Another perspective on anosognosia: Self-observation in video replay improves motor awareness

Sahba Besharati, Michael Kopelman, Renato Avesani, Valentina Moro, Aikaterini Fotopoulou

Research output: Contribution to journalArticlepeer-review

35 Citations (Scopus)


Anosognosia for hemiplegia (AHP), or unawareness of motor deficits contralateral to a brain lesion, has lasting negative implications for the management and rehabilitation of patients. A recent, bedside psychophysical intervention, namely self-observation by video replay, lead to a lasting remission of severe AHP in an acute stroke patient (Fotopoulou, A., Rudd, A., Holmes, P., & Kopelman, M. (2009). Self-observation reinstates motor awareness in anosognosia for hemiplegia. Neuropsychologia, 47, 1256–1260). This procedure has been adjusted and applied here, as the basis of two intervention protocols administered independently to two patients with severe AHP. The first study used multiple, successive sessions of video-based self-observation in an acute patient, targeting first the awareness of upper limb and subsequently lower limb paralysis. The second study used a single session of video-based, self- and other-observation in a patient at the chronic stage following onset. Both protocols also involved elements of rapport building and emotional support. The results revealed that video-based self-observation had dramatic, immediate effects on awareness in both acute and chronic stages and it seemed to act as an initial trigger for eventual symptom remission. Nevertheless, these effects did not automatically generalise to all functional domains. This study provides provisional support that video-based self-observation may be included in wider rehabilitation programmes for the management and restoration of anosognosia.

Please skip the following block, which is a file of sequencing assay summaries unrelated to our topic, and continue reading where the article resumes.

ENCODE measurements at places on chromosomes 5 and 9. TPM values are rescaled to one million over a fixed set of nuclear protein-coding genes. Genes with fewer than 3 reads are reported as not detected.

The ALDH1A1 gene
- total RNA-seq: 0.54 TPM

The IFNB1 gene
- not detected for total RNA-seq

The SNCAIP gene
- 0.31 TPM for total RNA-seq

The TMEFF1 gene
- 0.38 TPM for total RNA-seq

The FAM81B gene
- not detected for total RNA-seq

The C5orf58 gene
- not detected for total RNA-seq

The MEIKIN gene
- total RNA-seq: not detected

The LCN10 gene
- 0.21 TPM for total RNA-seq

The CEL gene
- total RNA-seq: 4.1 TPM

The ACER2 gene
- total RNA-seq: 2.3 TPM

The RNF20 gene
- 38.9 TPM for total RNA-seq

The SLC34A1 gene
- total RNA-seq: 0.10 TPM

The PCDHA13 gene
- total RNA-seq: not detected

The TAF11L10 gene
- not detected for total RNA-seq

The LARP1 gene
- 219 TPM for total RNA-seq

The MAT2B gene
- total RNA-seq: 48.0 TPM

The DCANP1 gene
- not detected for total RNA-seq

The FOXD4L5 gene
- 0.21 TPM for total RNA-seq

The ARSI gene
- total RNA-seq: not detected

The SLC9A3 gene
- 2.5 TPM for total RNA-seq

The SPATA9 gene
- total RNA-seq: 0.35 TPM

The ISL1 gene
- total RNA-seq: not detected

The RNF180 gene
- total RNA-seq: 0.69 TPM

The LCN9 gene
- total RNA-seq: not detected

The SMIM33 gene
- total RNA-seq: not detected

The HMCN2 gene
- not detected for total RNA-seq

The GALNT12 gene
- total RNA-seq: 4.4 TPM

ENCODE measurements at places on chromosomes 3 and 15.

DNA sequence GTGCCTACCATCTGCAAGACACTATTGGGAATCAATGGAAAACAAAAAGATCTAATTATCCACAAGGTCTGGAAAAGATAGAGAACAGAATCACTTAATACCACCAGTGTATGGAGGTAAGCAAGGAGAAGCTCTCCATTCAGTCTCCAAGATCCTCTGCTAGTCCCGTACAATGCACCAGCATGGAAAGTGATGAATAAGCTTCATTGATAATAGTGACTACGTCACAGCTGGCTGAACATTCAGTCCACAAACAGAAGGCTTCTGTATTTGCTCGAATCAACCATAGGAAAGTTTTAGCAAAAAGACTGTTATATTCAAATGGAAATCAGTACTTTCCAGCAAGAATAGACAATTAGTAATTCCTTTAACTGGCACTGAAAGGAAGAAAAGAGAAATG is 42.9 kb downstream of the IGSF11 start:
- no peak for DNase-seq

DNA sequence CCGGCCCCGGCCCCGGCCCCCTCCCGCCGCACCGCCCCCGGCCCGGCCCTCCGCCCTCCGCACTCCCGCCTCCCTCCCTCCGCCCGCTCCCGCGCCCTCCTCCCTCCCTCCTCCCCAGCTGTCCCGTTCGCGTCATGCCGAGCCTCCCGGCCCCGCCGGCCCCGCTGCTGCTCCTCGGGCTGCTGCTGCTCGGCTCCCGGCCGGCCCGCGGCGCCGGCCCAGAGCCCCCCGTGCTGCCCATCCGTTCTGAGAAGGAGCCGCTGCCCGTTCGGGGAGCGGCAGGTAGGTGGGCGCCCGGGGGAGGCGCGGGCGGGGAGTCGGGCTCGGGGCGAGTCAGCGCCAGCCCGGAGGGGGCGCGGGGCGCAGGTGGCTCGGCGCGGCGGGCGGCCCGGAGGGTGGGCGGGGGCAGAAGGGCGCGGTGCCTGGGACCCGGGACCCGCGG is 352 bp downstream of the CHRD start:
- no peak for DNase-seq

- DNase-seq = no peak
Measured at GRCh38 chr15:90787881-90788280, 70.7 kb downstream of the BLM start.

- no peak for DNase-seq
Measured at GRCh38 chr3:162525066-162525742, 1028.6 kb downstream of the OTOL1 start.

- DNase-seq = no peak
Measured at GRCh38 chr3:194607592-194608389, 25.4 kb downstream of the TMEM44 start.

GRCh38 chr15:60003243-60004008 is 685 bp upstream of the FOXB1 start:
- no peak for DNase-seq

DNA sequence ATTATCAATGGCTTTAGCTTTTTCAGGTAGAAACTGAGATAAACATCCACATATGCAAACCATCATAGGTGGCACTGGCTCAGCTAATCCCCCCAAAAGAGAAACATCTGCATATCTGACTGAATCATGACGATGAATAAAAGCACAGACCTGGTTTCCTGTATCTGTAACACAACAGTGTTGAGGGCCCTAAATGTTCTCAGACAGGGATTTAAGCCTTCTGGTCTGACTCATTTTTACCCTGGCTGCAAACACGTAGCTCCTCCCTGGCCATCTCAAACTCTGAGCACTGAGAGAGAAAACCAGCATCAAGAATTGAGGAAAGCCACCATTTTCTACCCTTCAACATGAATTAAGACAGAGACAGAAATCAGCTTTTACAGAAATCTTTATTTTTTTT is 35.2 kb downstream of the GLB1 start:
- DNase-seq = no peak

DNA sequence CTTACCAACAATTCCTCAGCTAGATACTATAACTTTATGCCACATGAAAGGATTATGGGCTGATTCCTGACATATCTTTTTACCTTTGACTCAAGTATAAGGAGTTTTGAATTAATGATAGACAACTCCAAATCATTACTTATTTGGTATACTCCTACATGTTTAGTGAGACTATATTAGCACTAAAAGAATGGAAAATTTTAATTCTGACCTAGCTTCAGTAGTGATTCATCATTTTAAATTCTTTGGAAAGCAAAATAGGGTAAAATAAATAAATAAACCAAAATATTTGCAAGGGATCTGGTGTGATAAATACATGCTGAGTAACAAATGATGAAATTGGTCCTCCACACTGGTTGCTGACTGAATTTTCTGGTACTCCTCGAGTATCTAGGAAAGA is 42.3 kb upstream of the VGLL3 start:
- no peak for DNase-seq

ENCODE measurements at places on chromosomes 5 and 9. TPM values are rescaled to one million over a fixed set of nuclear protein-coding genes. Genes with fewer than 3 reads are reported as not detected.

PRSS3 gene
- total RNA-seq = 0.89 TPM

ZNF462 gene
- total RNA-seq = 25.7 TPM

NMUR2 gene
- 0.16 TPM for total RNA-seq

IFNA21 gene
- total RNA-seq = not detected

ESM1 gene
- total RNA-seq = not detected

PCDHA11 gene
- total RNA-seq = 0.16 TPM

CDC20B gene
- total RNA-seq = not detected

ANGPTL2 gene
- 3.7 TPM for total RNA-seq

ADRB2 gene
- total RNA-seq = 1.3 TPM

Original languageEnglish
Pages (from-to)319-352
Number of pages34
JournalNeuropsychological Rehabilitation
Issue number3
Early online date24 Jun 2014
Publication statusPublished - 2015


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